Last Wednesday night, Wimbledon – the organisers, the BBC and the sponsors – had a problem: Andy Murray and Emma Raducanu, the two British players with big-match, primetime pedigree, had just been dumped out of the tournament. Serena Williams, the other main story coming into the event, had gone the day before. Roger Federer, another sure-fire ratings banker for the past 20 years, was injured and hadn’t made it to London. The stars were falling out of the sky. Who was going to fill the void?
It turns out we – the spectators – needn’t have worried. Week one at Wimbledon 2022 has instead been dominated by the understudies: British players more used to being in the wings than on centre stage. We have seen career-best performances from Liam Broady, Katie Boulter, Heather Watson and Cameron Norrie. They might not have started the event as household names but their stories were rich and full of poignancy. Success has invariably come after long periods of struggle and self-doubt.
Saturday, though, was a reality check for the Brits, especially Boulter. The 25-year-old from Leicestershire became the latest player to “get a Tanning” from France’s Harmony Tan, Tuesday’s surprise victor against Serena Williams. She was beaten 6-1, 6-1 in less than an hour.
It must have been a draining week for Boulter. After beating last year’s finalist Karolina Pliskova on Thursday, the biggest win of her career, she revealed that her grandmother had died the day before the match. Against Tan, the occasion, and perhaps the expectation, appeared to leave Boulter unglued. “I’ve played some great matches this week, but it’s also been very emotional,” she said. “I think today was one step too far for me. Credit to her, she was playing some tough, tough tennis. But yeah, it was not an easy one for me today.”
Much of the discussion before – and even after – the match centred on its scheduling: 11am on No 2 court rather than a show court in front of 15,000 partisan fans. Tabloid newspapers fumed about “Boulter snubbed” and “bungling blazers”. In the event, it was hard to make a case that it would have been a different story on a different court. And Boulter, to be fair, didn’t try to: “You can look at it on paper,” she said. “You’re supposed to put the best matches on Centre Court and on Court One. It’s a privilege to play on those courts, and I would never expect it.”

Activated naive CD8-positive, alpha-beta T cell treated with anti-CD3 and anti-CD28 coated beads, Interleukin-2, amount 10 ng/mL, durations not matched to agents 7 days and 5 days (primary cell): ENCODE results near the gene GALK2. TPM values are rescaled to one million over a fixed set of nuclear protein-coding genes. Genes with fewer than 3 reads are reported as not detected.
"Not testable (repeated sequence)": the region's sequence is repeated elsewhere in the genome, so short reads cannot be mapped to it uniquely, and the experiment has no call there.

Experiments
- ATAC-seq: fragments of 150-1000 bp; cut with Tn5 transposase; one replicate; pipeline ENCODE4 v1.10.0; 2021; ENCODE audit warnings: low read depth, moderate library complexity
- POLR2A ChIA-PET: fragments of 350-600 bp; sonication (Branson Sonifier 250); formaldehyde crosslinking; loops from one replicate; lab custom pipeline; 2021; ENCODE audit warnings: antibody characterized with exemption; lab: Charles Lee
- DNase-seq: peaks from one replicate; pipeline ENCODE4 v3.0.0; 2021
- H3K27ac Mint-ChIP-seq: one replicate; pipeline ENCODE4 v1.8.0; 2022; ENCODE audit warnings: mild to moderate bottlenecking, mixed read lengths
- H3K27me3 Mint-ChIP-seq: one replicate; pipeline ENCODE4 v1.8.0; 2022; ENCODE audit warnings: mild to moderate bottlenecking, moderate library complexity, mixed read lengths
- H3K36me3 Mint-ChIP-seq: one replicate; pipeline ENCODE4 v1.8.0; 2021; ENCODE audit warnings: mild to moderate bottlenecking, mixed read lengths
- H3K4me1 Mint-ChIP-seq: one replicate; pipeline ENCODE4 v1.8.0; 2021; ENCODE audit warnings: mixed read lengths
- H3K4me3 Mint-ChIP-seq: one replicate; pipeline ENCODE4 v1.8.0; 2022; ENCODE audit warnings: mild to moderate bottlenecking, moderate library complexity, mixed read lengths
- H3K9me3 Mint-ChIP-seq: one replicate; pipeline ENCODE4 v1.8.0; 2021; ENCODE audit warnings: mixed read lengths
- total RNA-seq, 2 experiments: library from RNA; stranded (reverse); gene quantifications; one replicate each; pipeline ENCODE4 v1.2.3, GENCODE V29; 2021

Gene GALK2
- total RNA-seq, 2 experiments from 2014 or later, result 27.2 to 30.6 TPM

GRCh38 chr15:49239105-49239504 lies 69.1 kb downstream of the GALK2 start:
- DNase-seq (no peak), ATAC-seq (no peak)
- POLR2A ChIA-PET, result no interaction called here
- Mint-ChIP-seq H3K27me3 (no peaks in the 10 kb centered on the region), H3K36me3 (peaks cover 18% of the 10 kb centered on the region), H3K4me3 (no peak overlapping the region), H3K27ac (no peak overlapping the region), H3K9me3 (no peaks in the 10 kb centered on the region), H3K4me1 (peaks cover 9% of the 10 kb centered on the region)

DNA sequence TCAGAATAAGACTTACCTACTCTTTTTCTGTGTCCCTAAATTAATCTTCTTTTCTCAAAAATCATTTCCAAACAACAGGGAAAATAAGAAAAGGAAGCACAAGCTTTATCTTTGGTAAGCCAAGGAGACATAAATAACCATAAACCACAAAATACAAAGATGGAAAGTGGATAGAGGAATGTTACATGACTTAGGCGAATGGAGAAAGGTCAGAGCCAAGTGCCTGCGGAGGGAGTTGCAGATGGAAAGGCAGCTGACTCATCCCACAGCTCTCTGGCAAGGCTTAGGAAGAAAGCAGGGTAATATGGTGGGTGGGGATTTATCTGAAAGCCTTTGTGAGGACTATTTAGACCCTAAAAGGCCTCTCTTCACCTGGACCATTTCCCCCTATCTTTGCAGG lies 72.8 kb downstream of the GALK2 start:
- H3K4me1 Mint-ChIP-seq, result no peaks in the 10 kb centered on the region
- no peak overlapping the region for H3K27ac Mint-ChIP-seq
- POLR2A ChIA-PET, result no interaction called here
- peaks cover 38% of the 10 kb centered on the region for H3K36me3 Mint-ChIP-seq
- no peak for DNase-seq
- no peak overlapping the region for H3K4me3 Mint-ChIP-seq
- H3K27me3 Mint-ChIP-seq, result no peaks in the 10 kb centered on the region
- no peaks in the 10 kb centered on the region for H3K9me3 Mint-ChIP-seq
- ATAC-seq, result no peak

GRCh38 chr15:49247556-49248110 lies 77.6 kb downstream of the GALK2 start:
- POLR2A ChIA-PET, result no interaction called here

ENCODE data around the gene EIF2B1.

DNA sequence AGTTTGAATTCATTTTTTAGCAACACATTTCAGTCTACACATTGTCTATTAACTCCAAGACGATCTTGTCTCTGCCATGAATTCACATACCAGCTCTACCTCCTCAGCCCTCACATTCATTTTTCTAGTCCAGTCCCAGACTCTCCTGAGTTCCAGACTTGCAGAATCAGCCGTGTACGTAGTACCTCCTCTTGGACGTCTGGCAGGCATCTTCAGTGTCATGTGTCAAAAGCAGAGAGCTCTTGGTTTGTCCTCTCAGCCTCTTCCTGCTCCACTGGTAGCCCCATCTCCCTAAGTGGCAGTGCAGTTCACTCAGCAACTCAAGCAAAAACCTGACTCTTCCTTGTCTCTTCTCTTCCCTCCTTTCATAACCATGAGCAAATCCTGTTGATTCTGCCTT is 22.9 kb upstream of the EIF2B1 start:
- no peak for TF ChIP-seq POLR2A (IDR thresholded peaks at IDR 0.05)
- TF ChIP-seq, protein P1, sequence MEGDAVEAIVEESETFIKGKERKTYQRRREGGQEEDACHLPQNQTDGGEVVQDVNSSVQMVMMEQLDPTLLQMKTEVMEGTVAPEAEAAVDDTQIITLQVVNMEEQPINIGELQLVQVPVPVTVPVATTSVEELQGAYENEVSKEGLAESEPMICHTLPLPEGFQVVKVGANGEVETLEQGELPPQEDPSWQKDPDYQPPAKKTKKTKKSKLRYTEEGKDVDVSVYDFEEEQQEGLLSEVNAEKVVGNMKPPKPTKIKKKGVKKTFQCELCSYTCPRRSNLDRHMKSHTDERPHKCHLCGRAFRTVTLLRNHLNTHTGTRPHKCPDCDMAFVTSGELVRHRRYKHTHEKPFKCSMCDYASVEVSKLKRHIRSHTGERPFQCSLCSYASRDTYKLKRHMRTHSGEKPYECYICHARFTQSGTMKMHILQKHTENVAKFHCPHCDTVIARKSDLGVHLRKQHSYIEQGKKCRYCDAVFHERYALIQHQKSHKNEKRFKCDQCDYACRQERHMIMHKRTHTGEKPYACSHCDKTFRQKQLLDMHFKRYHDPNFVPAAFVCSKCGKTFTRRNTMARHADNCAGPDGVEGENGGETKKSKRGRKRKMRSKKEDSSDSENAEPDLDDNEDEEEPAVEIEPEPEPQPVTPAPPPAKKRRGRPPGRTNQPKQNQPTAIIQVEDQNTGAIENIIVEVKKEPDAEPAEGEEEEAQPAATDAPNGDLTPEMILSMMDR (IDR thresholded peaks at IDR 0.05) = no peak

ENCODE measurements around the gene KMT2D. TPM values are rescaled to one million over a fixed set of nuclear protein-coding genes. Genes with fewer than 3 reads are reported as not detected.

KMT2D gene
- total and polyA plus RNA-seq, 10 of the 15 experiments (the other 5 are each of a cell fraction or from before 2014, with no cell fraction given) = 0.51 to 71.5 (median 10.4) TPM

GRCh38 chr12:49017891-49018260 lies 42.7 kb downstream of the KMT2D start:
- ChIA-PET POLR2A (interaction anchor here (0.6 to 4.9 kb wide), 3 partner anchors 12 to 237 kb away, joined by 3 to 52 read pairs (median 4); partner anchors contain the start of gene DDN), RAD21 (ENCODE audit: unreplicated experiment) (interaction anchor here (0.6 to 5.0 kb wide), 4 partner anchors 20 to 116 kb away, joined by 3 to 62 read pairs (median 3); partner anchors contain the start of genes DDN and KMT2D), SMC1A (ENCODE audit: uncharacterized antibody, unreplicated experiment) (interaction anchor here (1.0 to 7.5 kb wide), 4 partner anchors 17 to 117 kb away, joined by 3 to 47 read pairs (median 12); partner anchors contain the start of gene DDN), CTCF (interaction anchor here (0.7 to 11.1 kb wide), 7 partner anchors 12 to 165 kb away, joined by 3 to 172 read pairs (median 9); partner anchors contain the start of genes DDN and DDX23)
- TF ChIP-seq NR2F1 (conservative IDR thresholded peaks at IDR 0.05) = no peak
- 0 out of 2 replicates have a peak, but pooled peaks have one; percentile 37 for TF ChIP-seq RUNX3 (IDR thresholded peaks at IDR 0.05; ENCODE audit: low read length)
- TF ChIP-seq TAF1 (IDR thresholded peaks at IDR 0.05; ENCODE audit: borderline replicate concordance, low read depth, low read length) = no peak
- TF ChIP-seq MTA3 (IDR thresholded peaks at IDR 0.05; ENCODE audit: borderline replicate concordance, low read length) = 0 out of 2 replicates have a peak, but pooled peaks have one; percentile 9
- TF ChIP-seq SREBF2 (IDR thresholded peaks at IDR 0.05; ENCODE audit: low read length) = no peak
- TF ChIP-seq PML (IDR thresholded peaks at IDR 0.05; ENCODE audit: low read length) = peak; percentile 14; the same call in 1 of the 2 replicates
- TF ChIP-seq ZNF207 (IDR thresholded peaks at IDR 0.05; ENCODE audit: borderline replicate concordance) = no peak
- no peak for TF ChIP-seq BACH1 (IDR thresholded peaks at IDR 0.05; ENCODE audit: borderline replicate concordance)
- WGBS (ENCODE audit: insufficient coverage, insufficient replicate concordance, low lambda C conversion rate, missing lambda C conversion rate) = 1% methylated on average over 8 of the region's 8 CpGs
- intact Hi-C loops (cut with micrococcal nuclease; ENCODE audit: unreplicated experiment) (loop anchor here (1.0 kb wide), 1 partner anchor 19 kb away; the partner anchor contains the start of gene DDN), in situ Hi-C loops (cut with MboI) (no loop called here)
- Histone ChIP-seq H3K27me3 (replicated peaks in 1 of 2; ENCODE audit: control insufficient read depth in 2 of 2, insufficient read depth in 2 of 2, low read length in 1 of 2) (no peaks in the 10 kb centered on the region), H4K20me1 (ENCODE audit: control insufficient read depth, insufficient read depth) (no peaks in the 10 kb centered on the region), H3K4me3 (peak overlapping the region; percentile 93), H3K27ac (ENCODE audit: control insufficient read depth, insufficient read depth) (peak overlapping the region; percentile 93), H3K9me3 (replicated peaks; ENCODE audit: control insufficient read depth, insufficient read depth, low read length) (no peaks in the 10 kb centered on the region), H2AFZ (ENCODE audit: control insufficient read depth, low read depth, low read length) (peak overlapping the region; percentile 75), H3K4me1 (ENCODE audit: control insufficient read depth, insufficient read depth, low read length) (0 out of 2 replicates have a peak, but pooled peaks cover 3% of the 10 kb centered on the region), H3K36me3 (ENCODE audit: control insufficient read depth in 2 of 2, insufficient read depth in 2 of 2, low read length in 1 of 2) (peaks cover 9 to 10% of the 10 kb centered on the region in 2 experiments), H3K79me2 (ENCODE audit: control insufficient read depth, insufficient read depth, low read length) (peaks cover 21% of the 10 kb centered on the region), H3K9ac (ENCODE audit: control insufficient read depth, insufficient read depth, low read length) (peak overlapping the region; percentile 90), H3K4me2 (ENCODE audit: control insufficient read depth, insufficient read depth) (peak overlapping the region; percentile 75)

Broady, meanwhile, was on Court One but a vocal home crowd couldn’t help him against Australia’s Alex De Minaur, who happens to be Boulter’s boyfriend. Broady, the 28-year-old from Stockport with a ranking of 132, has provided excellent value on and off the court this week, but the match-up against De Minaur, seeded 19, was always going to be a tough one, and despite an epic last hurrah, he lost 6-3, 6-4, 7-5.
Still, it has been an encouraging showing for British tennis this week. No one epitomises the spirit of perseverance more than Heather Watson, the 30-year-old from Guernsey, ranked 121. She has made 43 appearances in grand slams, including 12 visits to Wimbledon, but has never before made it through to the second week in singles. That changed on Friday, when she finally managed it with a composed and, by her standards, relatively low-drama 7-6, 6-2 victory over Kaja Juvan.
Afterwards, Watson, who has battled injuries for much of the past two years, was asked if she thought her ship had sailed. “No chance!” she batted back. “I wouldn’t still be playing if I thought that ship had sailed.” On Sunday, Watson plays Germany’s Jule Niemeier, ranked no 97, in the fourth round on Centre Court, with a realistic shot of continuing the dream and making the quarter-finals.
There is even greater, albeit still cautious, optimism surrounding Cameron Norrie. The 26-year-old could hardly be described as “under the radar” – he’s seeded nine at Wimbledon – but he does keep it low key: “Keep Cam and Norrie On” is his style. This year, though, he has shown unprecedented ease on the grass and has also been gifted a dream of a draw. This is the first time Norrie has – like Watson – reached the fourth round in a grand slam. “It’s nice to tick that box but I’m not satisfied at all,” he said on Friday night after beating Steve Johnson in straight sets. “I want to keep going.”
On Sunday, he faces another American, Tommy Paul, who is making his debut at Wimbledon. Expect his new signature chant of “Norrie, Norrie, Norrie! Oi, oi, oi!” to ring round No 1 Court (and more controversy over scheduling). The path to at least the semi-final is looking good for Britain’s No 1, not that he’s getting carried away. “I’ll take that,” he said of his draw. “It’s a great opportunity, but there’s still a lot of hard work to do.”